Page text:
"I've been playing for four years, since the game began," Ursa says. "Over time, it's developed its own history, its own legendary characters. I'm one of the few left from the original game."

Ursa began as a bodyguard to other princes. With luck and cunning, he advanced to his present position. He's seen martial law called in Santa Cruz and witnessed bazookas aimed down Pacific Avenue. It's a testament to the power of persuasive speaking that when he describes these things, I humbly ask, "In game, right?"

A self-described "techie" who repairs game systems and belongs to the Society for Creative Anachronism, best known for its Renaissance Fairs, Bear appears to be older than the average Masquerade player by several years.

"There are high and low points of maturity," he concedes with a grin when asked if emotions run high. "You try to remember, 'It's a game,' and when you get to the end of a game," he shrugs, "you smile."

As we speak, a pale, ornately dressed man with a bright green feather in his hat drifts by, hands clasped behind his back in the classic diplomat's pose. He surveys the area with satisfaction, confers on us a slight nod, and continues.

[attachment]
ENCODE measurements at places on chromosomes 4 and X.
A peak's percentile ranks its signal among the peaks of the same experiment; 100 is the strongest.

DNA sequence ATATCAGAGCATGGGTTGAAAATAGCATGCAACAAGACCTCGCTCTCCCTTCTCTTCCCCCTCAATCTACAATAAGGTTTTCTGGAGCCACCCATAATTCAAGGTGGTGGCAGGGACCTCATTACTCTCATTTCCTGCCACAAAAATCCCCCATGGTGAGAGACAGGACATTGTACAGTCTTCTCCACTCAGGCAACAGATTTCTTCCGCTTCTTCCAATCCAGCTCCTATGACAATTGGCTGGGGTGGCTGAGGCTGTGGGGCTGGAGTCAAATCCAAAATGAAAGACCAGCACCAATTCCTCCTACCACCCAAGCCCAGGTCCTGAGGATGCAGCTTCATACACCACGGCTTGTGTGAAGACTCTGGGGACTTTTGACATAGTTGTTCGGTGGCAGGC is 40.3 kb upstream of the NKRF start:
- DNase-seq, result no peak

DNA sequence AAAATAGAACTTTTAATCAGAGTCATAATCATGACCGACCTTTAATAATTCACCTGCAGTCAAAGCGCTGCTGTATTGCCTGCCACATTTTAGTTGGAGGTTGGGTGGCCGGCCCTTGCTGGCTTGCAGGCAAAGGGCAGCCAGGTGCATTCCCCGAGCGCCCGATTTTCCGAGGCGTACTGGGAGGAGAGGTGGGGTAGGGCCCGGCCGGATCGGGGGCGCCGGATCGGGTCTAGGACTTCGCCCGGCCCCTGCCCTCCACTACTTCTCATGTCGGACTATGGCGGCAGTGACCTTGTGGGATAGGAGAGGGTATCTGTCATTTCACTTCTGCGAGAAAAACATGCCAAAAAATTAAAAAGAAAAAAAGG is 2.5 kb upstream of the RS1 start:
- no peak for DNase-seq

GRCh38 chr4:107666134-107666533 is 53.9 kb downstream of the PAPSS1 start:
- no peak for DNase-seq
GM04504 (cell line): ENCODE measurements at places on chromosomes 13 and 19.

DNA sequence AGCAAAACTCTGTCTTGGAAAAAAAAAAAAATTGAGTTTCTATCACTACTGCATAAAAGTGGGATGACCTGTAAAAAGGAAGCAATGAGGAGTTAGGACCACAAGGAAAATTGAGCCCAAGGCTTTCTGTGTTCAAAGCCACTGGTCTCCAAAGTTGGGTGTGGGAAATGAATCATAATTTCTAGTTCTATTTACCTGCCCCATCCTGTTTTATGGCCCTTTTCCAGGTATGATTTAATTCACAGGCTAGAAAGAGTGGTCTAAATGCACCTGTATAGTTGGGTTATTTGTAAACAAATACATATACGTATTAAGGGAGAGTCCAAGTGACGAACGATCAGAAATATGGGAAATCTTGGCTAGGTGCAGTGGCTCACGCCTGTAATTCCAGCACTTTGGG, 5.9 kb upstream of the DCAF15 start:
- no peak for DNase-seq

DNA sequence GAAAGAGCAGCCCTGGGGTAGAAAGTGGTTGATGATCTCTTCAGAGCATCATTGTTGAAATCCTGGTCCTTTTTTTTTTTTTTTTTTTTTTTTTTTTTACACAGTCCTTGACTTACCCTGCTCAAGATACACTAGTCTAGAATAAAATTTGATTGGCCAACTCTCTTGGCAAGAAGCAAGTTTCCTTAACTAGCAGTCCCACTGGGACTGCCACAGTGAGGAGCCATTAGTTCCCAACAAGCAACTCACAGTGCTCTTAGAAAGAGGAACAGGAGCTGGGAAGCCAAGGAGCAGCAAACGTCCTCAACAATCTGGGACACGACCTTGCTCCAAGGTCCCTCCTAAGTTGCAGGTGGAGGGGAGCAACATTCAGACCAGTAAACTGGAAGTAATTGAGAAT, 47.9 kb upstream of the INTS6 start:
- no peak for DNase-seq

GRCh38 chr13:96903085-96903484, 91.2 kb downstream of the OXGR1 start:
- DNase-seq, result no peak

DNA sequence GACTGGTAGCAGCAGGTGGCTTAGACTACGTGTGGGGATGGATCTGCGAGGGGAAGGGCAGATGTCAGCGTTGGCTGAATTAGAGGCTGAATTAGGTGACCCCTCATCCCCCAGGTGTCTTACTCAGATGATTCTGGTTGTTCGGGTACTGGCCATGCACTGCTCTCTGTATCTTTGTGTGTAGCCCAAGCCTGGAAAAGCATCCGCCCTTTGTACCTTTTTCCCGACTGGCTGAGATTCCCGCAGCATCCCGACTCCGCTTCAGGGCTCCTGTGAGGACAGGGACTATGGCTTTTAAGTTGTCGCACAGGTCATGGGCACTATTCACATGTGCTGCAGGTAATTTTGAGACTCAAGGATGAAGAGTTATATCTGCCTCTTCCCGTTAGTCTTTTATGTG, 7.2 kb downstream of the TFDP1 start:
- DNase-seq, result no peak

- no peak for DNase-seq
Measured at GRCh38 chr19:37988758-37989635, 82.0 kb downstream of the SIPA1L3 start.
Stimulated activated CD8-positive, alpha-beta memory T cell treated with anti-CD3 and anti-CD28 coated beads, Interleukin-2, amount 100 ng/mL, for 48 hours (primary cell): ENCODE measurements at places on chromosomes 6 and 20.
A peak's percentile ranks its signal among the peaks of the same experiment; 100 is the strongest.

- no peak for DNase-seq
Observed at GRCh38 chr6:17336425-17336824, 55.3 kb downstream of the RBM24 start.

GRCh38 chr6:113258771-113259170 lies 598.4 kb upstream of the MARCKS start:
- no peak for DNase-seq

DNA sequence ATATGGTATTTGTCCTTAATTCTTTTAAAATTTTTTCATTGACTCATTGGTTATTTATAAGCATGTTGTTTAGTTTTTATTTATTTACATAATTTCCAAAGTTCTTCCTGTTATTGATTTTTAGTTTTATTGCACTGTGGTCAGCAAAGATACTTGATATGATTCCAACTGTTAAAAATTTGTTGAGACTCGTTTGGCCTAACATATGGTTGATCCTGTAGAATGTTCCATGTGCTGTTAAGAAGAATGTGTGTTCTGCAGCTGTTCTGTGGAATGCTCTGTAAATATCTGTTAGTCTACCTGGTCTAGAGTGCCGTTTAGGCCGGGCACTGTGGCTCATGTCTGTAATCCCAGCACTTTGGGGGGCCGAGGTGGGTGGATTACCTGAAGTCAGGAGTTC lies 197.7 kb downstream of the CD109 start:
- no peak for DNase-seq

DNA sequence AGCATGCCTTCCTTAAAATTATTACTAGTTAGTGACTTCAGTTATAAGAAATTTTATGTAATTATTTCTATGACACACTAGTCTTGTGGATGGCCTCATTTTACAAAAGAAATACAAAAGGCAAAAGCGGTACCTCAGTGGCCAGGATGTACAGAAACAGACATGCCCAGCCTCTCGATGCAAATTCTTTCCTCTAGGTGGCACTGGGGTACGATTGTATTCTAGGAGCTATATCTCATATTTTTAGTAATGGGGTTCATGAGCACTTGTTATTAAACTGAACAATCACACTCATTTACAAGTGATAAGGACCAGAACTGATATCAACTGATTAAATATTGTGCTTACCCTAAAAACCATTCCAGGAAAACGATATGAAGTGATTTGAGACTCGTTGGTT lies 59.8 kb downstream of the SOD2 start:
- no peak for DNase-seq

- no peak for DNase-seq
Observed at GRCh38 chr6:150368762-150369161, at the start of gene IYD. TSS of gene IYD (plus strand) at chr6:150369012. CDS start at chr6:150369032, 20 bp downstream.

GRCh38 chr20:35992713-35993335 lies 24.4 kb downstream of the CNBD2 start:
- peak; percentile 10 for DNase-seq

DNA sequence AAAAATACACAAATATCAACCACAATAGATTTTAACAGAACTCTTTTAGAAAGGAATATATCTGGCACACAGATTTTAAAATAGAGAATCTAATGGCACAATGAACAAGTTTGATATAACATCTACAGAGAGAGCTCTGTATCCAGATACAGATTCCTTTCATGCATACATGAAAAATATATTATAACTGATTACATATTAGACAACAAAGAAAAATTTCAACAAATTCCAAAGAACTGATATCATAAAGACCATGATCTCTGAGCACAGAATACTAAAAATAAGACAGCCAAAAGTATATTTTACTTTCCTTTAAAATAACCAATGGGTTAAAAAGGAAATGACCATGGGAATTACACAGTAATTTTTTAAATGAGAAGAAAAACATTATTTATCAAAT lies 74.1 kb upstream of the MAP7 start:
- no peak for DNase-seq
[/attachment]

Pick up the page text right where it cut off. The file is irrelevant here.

"That's Emperor Norton," Bear tells me when he's gone. I watch the back of his hat with its bobbing green feather and excuse myself from the Prince's gracious company to follow this guy.

Emperor Norton listens gravely to my introduction, then reveals that he is indeed the great Norton, Emperor of the United States. To prove his identity, he produces a five-dollar bill printed in 1871 bearing the stamp, "The Imperial Government of Norton I."

Emperor Norton is an actual historical figure who came to California as a Forty-Niner. After making a fortune in the Gold Rush and then losing it all along with his sanity, he declared himself Emperor of the United States and, yes, printed his own currency. The five-dollar bill I am holding is a photocopy.

"People think Emperor Norton died," asserts one-year veteran player Craig Jackson, a 28-year-old software engineer. "But he didn't. He was embraced by a Malkavian." Malkavians are a loopy, relatively harmless clan of Kindred, just right for Emperor Norton.

I inquire about the Emperor's role in the game.

"I have no official status," he sniffs. "The Prince dislikes me, although everyone else likes me."

The Look of Love: Mephistion (left) and Camilla, who runs a Parisian brothel in the game, share tastes in fashion.